• Eurasian plate may be called a continental plate.
  • Theory of plate tectonics proposes that the earth’s lithosphere is divided into seven major and some minor plates.
  • Young Fold Mountain ridges, trenches etc are formed due to movement and interaction of these plates

The major plates are

  • Antarctic and the surrounding oceanic plate
  • North American
  • South American
  • Pacific plate.
  • India-Australia-New Zealand plate .
  • Africa with the eastern Atlantic floor plate .
  • Eurasia and the adjacent oceanic plate.

Some important minor plates are

  • Cocos plate : Between Central America and Pacific plate .
  • Nazca plate :Between South America and Pacific plate .
  • Arabian plate : Mostly the Saudi Arabian landmass.
  • Philippine plate : Between the Asiatic and Pacific Plate .
  • Caroline plate : Between the Philippine and Indian plate (North of New Guinea) .
  • Fuji plate : North-east of Australia.
  • 2017 update – Zealandia is now considered separate Continent/Plate

These plates have been constantly moving over the globe throughout the history of the earth.

  • All the plates, without exception, have moved in the geological past, and shall continue to move in the future as well.
  • Pangaea of Wegner was also result of convergence of continental masses
Movement of Continents in history

Plate Boundaries

There are three types of plate boundaries according to Plate Tectonic Theory (these three types of plate boundaries are discussed in detail below)

Type of Boundaries

Rate of Plate Movement

  • Strips of normal and reverse magnetic field that parallel the mid-oceanic ridges help the scientists to determine the rates of plate movement.
  • These rates vary considerably.
    • Arctic Ridge: slowest rate (less than 2.5 cm/yr),
    • East Pacific Rise in the South Pacific : fastest rate (more than 15 cm/yr).

Force for the Plate Movement

  • Convectional Currents which were first explained by Hess in his Convectional Current Theory was the main force behind plate movement

Side Topic : Palaeomagnetism & how it prove Plate Tectonics

Palaeomagnetism is the study of the record of the Earth’s magnetic field in rocks and sediments

How it proves Plate Tectonic Theory

  • Magnetostratigraphy, with rocks equidistant on either sides of mid-oceanic ridges show  similar magnetic properties
  • Polar wandering – Magnetic minerals formed at same time but on different continents points have different orientation .  So, there were either multiple north poles during the same time period or that the continents moved in relation to a single north pole. Geophysicists concluded that the magnetic poles remained stationary, and the continents moved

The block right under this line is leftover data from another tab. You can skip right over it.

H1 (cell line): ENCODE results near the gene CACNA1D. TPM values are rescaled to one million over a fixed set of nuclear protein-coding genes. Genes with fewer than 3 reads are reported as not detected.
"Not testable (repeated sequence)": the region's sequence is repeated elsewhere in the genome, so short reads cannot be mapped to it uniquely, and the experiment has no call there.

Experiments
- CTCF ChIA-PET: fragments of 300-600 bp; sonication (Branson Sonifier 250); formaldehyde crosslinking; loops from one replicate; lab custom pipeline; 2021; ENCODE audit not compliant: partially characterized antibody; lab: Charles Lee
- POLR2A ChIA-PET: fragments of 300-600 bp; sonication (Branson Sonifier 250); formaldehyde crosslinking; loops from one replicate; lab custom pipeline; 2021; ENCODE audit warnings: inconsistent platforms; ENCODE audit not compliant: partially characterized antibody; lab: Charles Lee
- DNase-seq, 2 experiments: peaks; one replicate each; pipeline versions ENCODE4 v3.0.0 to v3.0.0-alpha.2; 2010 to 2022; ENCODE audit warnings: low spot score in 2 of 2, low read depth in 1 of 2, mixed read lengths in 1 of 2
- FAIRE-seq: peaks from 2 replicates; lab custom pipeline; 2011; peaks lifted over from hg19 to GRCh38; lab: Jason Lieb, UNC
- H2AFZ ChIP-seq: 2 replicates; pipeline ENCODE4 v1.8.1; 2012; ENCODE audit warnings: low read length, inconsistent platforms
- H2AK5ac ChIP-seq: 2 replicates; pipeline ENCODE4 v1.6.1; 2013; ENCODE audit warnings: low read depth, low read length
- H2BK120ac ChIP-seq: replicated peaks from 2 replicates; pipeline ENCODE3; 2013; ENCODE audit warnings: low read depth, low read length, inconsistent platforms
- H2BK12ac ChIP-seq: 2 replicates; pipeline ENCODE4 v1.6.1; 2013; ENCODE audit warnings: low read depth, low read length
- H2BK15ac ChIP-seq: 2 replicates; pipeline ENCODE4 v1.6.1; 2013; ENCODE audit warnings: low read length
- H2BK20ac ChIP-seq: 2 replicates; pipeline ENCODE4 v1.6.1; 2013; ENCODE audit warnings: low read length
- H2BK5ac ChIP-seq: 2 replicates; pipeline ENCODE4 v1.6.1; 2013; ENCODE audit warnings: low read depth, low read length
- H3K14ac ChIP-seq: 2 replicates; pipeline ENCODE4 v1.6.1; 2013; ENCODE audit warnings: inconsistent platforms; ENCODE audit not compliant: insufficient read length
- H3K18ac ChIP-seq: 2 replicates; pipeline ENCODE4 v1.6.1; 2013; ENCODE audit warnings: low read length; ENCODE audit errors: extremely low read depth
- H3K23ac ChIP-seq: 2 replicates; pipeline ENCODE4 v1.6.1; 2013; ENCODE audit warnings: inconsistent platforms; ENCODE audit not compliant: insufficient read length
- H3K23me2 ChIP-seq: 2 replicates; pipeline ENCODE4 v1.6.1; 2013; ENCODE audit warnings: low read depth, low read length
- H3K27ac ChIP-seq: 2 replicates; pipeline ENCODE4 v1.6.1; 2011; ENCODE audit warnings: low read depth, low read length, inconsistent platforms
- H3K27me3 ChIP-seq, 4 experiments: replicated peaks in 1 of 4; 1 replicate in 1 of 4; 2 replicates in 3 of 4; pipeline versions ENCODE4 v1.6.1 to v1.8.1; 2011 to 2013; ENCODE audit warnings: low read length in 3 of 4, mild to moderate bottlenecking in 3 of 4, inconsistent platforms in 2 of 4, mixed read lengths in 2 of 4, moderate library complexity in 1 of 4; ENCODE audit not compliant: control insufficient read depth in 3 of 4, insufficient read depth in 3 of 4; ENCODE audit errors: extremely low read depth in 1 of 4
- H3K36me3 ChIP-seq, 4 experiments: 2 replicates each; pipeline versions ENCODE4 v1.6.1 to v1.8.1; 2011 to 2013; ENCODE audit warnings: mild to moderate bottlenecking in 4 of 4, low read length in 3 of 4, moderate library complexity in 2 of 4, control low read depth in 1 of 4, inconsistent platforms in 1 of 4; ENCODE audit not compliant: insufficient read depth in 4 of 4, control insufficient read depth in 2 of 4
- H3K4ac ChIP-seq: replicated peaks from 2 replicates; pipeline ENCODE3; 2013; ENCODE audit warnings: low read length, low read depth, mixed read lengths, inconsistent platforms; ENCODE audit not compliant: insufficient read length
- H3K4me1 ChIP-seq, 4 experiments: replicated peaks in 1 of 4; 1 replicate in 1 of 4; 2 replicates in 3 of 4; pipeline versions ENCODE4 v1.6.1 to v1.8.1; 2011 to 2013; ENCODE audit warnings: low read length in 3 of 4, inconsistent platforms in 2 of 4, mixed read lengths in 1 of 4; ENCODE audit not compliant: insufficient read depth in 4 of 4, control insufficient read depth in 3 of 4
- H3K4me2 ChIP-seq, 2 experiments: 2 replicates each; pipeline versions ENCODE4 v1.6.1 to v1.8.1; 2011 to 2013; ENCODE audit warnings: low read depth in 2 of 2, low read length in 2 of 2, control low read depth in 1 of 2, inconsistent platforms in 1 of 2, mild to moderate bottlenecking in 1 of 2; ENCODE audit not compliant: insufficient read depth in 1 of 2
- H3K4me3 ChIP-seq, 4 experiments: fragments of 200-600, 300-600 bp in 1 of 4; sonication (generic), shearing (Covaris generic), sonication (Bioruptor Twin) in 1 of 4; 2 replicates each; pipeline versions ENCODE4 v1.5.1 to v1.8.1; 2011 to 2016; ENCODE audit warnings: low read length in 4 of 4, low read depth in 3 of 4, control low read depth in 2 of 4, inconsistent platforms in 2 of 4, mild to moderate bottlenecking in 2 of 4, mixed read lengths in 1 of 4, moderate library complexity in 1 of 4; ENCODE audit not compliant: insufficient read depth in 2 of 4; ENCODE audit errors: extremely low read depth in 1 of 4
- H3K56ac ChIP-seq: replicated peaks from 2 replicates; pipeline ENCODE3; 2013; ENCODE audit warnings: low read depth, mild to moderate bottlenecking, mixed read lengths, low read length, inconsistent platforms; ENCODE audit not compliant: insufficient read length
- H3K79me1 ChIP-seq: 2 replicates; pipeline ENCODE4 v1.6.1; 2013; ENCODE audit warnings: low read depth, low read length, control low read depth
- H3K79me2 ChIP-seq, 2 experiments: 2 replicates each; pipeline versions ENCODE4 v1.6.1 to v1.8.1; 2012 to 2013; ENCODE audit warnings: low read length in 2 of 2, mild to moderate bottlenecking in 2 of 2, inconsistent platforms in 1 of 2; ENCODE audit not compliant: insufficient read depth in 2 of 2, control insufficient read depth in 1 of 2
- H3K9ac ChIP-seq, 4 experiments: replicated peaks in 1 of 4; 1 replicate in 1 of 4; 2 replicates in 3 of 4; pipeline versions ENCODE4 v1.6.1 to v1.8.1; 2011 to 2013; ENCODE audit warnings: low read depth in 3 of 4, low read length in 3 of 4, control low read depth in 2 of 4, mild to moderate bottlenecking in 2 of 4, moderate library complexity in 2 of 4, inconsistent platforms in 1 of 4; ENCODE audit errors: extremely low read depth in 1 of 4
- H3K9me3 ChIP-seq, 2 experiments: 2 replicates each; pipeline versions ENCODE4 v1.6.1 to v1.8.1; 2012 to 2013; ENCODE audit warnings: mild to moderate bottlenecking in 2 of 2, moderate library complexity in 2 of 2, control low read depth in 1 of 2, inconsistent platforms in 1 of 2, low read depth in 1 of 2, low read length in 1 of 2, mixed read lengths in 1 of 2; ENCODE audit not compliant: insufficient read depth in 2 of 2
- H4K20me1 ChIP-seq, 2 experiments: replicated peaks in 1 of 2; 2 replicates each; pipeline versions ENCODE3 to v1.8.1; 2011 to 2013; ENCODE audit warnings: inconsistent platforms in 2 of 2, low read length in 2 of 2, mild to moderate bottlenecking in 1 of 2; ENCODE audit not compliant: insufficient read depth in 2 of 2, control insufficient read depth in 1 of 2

• Palaeomagnetism is also used to match once joined landmasses that are now separated. For example, the orientation of magnetic minerals along the eastern coast of South America very closely matches that of similar minerals on the western coast of Africa. 

Convergent Plate Boundaries

Convergent plate boundary is the margin where two plates collide with one another.

Convergent plate boundary

Convergent Plate Boundaries can be of three types :-

1 . Ocean Ocean Convergent Boundary

  • Denser of the two oceanic plates is subducted   . It goes to Asthenosphere & generate new Magma .
  • Andesitic Magma will from in this case . Andesitic Magma is less  mobile and solidifies quickly. As a result,  underwater Volcano or Volcanic island arc will form in this case.
  • Characterised by  Trenches , Underwater Volcanoes , Volcanic Island Arc and Earthquakes .
  • Island arc  (and not single island) will be formed because they will be formed on whole boundary where Ocean-Ocean plate is converging. All these islands will be volcanic islands .
Ocean Ocean Convergent Boundary

2. Ocean – Continental Convergence Boundary

  • Oceanic Plate is denser than Continental Plate . Hence, Ocean plate will be subducted into Asthenosphere &  melt down there. But at the same time, due to the great compressional force between two converging plates, folding will happen on the Continental Plate , resulting in formation of Marginal Fold Mountains . As we know, folding happens along the zones of  weakness , hence, when Magma of the subducted  Ocean plate will rise , it will  come out of the crust through these weak zones  resulting in formation of Volcanic Peaks .  
  • Hence, Volcanic mountains ranges, Trench and earthquakes  are common on boundaries
  • Examples of such volcanic mountain ranges are
Andes  mountains South America
Rockies North America
Atlas Africa
Ocean - Continental Convergence Boundary

3. Continental – Continental Convergent Boundary

  • When continental plate converges into continental plate , crust at  both sides is tool light  & buoyant to be subducted. Both are  compressed against each other and folding happens. Hence, in this case Fold mountain Belt forms.
  • No Volcanism but powerful earthquakes are created in this region .
  • Himalayas & Urals  are formed in this way due to convergence of Indo-Australian and Eurasian plates.
  • Pressure between plates is so high that metamorphic rocks form there.

Divergent plate Boundaries

  • Divergent plate boundary is the margin where two plates move apart. For instance, African plate and South American plate
  • Divergent plate boundary is termed as the constructive plate boundary as it leads to the formation of new lithosphere .
Divergent plate boundary

Divergent plate boundaries are of two types :-

1 . Ocean – Ocean Divergent Boundary

  • Creation of new crust takes place at submarine mountain ridge . Ocean crust is rifted apart & basaltic magma wells up to fill the opening.